Towering Putiki O Kahu (Rangihoua) provided a fitting backdrop as about 200 people honoured former Alliance Party leader and Deputy Prime Minister Jim Anderton at his burial at Onetangi Cemetery on Saturday.

Veteran politicians, unionists and Pacific Island communities showed their gratitude to Mr Anderton who was described as an honourable and principled politician.

But most of all, the occasion was a time for his family to say their final farewells.

Mr Anderton’s death on 8 January aged 79 ended a tumultuous political era which began with the Labour Government’s embrace of free market economics in the 1980s. His decision to leave Labour in 1989 and form New Labour exposed a chasm that was to haunt centre-left politics for decades. 

Among those drawn to Waiheke to show their respects were former MP and Service Workers Union secretary Rick Barker, fellow Labour MPs Dover Samuels and Shane Te Pou and Matt Robson, Mr Anderton’s parliamentary colleague in the Progressive Party in post-Alliance days.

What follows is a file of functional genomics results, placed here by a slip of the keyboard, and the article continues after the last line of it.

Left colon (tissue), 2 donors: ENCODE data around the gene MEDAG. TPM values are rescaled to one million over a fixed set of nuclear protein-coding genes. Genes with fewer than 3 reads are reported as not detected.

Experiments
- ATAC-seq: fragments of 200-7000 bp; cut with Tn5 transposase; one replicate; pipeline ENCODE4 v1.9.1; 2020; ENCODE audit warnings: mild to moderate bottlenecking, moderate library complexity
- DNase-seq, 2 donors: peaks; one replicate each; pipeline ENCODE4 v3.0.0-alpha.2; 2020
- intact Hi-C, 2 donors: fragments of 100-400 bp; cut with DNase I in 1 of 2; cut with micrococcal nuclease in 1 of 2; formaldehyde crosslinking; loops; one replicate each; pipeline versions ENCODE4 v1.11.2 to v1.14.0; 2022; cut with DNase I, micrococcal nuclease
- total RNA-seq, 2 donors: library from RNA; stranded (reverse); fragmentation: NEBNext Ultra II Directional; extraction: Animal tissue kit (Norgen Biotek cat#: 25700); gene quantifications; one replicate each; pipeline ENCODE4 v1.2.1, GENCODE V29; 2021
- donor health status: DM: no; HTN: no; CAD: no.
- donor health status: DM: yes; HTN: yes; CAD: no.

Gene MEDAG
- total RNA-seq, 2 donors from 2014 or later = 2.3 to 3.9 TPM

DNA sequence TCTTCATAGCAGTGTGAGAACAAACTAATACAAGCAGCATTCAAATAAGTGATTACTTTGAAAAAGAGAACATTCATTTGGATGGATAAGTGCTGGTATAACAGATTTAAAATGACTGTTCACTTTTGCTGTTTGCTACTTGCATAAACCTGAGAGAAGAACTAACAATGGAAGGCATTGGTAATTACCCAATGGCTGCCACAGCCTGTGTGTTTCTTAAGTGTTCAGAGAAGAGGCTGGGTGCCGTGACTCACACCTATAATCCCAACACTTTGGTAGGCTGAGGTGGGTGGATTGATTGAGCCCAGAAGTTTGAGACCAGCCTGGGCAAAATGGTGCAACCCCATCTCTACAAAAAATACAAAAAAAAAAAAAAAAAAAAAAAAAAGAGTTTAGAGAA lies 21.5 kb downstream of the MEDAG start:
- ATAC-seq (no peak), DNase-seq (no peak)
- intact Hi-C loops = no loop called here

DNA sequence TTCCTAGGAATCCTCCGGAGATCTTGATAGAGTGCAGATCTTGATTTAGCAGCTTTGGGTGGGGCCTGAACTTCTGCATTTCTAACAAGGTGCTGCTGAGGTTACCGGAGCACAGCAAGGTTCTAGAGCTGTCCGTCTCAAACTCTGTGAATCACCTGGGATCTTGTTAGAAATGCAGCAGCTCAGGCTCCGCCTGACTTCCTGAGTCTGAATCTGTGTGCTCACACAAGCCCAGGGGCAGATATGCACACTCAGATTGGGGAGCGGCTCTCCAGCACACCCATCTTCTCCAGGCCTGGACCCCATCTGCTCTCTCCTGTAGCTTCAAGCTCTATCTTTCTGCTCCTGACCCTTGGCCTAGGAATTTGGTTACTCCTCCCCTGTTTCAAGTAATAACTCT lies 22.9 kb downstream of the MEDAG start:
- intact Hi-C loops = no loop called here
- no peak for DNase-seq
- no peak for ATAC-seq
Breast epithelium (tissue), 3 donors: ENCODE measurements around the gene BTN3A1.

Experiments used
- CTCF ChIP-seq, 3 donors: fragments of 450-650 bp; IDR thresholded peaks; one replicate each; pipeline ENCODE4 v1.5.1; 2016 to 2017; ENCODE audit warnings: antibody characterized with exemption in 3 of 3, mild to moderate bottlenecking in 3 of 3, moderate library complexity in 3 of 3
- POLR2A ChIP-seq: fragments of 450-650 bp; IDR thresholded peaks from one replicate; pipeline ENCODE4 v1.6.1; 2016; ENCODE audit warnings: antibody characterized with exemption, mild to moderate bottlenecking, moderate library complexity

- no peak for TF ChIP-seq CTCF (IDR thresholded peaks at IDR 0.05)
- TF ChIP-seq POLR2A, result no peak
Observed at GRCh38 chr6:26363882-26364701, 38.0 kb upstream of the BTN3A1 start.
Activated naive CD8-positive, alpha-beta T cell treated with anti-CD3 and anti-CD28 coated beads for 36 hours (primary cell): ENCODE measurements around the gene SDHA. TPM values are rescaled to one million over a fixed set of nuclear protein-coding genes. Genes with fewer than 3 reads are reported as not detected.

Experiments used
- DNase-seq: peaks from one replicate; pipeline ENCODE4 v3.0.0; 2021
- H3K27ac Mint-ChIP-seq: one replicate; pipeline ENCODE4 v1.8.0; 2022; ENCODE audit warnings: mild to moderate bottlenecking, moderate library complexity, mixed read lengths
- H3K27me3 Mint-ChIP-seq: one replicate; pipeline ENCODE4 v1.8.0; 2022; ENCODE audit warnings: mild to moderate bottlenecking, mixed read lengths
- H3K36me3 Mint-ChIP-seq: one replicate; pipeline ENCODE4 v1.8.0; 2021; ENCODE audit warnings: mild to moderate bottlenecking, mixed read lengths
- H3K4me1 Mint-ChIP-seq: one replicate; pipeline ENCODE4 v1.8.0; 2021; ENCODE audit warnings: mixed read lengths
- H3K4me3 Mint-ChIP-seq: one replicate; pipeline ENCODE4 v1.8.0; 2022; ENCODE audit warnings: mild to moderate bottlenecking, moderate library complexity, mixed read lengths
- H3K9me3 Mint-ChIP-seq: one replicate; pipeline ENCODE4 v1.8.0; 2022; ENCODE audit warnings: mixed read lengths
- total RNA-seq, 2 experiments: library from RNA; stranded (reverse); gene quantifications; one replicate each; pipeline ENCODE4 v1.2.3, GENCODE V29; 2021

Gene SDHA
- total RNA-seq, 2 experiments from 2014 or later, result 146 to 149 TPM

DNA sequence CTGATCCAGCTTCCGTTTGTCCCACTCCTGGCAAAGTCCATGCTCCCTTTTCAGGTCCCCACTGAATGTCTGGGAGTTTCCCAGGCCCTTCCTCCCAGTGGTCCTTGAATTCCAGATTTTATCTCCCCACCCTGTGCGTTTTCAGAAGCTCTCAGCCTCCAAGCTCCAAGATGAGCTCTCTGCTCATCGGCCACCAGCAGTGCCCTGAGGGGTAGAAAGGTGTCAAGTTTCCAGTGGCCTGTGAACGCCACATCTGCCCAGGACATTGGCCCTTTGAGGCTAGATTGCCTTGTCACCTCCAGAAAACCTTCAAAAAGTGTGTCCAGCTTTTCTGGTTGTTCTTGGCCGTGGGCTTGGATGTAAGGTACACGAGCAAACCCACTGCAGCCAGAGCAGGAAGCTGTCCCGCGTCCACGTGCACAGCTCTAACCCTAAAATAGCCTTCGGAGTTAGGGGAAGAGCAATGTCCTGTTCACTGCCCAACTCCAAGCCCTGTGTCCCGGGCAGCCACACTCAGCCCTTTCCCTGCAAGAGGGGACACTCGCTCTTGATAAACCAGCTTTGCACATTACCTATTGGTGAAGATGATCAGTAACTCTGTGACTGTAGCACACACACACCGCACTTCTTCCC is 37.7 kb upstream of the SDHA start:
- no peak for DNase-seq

Reverend Mua Strickson-Pua spoke of Mr Anderton’s intervention during the infamous ‘dawn raids’ in the 1970s, when Samoan and other Pacific Island overstayers were deported under the Muldoon government. 

Mr Samuels lightened proceedings with recollections of fishing and diving escapades at Matauri Bay.

Mr Anderton’s son Stephen also recalled precious times scaling cliffs on west coast beaches during fishing expeditions with his dad, bringing home snapper to feed the family. He talked of hooning around the countryside in the back of a van with his mates as a teenager, when his father was always referred to as “Big Jim”.

“He had a larger than life persona.”

The service was led by Catholic priest Michael
Alipia Endemann.

A former Aucklander, Mr Anderton had lived in Christchurch since entering Parliament in 1984 and his wish to be buried on Waiheke surprised many. But his links to the island were complex: his mother lived here in the 1960s and again in her latter years in a house her son had built for her. He continued to visit after her death in 1990, spending time with former press secretary and good friend Brian Healy and with Sandra Lee, who became his deputy in the Alliance Party.

Geoff Cumming

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